Remotely operated vehicle Deep Drone was a Navy-built ROV used for deep ocean salvage and emergency rescue missions in the 1970s and 1980s. It was the first in a series of three Deep Drone vehicles. Today the Navy operates the third-generation Deep Drone 8000.
Development of Deep Drone began in 1974 when the CNO tasked NAVSEA with procuring and maintaining an unmanned tethered vehicle for use as a rapid response, emergency rescue system and as support for deep ocean salvage projects. Electromechanical specialist Ametek, Inc., earned the building contract from the Supervisor of Salvage in June 1974. Ametek engineers used existing technology and off-the-shelf components as much as possible in designing Deep Drone to simplify maintenance and repair.
After taking delivery of Deep Drone in October 1975, the Navy spent six months testing and modifying the vehicle. It entered service in spring 1976 equipped with a CTFM (continuous-transmission frequency-modulated) search sonar, television and still photo cameras, and a 2,000-foot operational depth capability. Over half of the projects Deep Drone participated in between 1976 and 1978 challenged its abilities and required ingenuity on the part of Deep Drone’s operators to complete. The vehicle thus underwent a major system overhaul in early 1979 to double its operating depth to 4,000 feet and add a much-needed seven-function manipulator, lateral thruster, and cable handling system. These modifications significantly improved Deep Drone’s work capability.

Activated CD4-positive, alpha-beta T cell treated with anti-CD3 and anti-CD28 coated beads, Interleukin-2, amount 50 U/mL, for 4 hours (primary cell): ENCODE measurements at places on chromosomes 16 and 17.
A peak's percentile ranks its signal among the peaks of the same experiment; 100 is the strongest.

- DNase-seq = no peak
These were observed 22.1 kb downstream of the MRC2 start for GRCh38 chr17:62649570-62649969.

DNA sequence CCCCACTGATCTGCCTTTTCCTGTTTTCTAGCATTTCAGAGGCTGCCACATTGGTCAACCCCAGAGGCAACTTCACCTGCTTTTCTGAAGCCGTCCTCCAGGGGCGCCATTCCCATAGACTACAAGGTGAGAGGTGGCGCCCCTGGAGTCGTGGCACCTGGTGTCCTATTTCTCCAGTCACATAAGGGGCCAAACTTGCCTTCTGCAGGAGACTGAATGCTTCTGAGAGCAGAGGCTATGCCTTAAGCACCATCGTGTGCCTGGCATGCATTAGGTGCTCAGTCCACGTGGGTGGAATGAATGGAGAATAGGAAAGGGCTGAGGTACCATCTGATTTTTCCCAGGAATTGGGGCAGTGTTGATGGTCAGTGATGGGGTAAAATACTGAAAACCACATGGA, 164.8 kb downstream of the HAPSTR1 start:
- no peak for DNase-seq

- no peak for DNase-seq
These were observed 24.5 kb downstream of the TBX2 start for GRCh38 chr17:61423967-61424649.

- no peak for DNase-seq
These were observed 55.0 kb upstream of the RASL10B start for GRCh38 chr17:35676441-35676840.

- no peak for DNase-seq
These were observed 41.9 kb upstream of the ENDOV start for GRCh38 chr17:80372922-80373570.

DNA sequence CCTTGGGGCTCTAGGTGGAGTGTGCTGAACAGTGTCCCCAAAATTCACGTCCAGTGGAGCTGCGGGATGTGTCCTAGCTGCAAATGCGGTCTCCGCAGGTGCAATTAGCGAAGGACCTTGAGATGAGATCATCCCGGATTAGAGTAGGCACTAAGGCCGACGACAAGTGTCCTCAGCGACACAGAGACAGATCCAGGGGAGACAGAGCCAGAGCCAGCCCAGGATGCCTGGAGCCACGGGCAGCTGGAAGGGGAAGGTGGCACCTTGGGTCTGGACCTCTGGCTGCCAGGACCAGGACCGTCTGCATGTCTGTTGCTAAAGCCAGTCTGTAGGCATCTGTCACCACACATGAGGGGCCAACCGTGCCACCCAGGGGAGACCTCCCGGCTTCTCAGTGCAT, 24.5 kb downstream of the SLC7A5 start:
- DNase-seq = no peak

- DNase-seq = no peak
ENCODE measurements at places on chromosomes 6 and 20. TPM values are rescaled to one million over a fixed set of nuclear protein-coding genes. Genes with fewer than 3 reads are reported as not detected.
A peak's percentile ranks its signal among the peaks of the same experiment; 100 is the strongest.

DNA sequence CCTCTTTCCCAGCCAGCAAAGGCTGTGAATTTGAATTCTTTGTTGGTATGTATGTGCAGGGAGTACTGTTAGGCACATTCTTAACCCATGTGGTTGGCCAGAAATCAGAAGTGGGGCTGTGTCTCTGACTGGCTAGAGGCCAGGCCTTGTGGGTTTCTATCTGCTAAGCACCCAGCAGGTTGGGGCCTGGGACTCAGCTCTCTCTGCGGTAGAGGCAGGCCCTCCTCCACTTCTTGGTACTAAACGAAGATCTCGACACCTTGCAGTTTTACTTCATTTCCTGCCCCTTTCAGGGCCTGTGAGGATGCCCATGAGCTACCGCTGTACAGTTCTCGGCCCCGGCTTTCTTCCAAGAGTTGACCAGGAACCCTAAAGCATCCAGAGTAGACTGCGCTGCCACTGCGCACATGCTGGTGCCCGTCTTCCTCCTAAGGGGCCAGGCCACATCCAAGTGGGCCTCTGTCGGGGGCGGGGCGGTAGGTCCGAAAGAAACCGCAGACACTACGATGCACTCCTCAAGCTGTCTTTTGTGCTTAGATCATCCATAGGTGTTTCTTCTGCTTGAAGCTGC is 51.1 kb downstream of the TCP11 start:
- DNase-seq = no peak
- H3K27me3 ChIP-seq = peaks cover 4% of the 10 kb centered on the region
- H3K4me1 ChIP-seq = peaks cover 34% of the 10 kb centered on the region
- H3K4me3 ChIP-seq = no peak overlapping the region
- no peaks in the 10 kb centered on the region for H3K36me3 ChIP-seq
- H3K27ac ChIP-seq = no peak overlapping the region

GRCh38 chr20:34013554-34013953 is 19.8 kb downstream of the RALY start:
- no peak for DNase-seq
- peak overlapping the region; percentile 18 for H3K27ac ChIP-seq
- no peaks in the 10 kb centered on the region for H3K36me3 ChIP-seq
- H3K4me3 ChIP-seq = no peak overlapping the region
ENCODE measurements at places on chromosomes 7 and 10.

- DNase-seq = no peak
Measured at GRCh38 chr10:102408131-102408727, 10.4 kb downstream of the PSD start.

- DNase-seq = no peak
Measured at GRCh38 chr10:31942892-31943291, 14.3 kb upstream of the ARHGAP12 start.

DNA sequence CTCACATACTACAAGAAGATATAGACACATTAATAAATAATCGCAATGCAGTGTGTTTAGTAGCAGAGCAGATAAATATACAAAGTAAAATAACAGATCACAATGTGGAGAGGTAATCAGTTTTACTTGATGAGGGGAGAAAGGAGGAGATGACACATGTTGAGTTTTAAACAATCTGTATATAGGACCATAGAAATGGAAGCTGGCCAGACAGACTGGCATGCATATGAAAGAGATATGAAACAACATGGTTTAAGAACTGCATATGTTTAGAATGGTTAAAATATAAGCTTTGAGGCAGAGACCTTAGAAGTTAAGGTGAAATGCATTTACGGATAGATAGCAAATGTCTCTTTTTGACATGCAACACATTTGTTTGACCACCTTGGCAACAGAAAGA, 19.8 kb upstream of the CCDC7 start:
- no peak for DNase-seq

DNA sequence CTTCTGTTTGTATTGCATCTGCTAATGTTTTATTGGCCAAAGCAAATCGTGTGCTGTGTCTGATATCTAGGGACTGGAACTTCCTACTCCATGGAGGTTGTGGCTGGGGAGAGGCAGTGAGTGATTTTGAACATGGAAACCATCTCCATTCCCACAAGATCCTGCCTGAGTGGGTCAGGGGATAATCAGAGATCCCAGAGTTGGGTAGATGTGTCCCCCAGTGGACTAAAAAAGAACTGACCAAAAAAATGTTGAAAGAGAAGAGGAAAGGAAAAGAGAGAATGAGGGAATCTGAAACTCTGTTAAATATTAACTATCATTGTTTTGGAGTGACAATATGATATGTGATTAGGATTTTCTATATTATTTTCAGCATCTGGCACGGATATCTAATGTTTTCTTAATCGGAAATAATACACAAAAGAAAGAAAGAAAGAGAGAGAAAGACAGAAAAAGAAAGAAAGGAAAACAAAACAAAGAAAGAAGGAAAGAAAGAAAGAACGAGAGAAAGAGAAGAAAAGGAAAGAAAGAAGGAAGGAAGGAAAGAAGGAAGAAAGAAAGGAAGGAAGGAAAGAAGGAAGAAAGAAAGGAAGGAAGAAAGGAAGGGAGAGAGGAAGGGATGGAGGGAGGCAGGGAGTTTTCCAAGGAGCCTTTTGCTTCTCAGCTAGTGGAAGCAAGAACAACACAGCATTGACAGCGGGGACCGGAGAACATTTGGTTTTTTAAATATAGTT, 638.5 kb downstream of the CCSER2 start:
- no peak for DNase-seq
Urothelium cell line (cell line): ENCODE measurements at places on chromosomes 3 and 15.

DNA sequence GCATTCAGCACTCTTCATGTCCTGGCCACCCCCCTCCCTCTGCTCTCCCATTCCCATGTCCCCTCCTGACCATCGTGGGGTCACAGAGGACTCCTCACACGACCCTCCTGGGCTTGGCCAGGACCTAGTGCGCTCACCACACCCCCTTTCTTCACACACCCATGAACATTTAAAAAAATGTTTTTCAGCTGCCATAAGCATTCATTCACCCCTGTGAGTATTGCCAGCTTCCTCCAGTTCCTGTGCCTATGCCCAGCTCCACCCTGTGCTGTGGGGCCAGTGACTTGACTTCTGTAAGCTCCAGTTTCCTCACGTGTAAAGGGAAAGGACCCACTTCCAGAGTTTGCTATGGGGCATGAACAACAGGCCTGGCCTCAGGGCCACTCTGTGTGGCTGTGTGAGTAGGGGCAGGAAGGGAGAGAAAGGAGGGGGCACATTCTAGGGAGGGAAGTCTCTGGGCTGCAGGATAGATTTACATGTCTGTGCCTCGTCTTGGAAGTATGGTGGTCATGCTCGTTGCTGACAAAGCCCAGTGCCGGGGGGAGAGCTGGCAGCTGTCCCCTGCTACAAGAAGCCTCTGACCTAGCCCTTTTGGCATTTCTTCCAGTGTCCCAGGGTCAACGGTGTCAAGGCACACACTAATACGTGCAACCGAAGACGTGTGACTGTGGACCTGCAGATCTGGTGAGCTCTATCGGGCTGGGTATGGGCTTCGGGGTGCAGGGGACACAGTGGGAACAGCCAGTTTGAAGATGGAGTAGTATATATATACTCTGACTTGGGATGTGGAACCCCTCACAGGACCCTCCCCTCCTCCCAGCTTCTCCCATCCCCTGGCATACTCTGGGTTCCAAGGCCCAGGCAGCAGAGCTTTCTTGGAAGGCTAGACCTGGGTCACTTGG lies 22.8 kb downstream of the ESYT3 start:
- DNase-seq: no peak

In June1980, as Deep Drone was readied for sea trials in August, a Navy helicopter crashed off St. Croix, U.S. Virgin Islands, at 3,000 feet. At the time, Deep Drone was the only available Navy ROV capable of operating to that depth. Transported to Puerto Rico by an Air Force helicopter and brought to the site aboard Navy tug USNS Powhatan (T-ATF 166), Deep Drone embarked on the investigative and recovery mission. Thirty dives were conducted over 38 days to recover debris scattered over a 1,000-foot diameter area. Deep Drone performed excellently, lifting objects weighing 300 pounds or less and attaching lift lines for heavier pieces, and the majority of the helicopter was recovered.
Deep Drone performed many routine salvage missions due to its success rate, reliability, and ease of deployment. In December 1981, while on a recovery operation off Norfolk, Virginia, the ROV’s umbilical tangled in its support ship’s cycloidal thruster, causing Deep Drone to sink. Fortunately it carried a marker beacon which was detected easily by a beacon locator system. CURV III, operated by the Naval Ocean Systems Center in San Diego, was used to recover Deep Drone in January 1982. Repairing the damage sustained in the incident required almost a full rebuilt, during which Deep Drone’s depth capability was upgraded to 6,000 feet.
NAVSEA transferred Deep Drone to the U.S. Naval Undersea Museum in 1987. It has since developed improved versions: first Deep Drone 7200, with an operating depth capability of 7,200 feet, and then the Navy’s current Deep Drone vehicle, the Deep Drone 8000.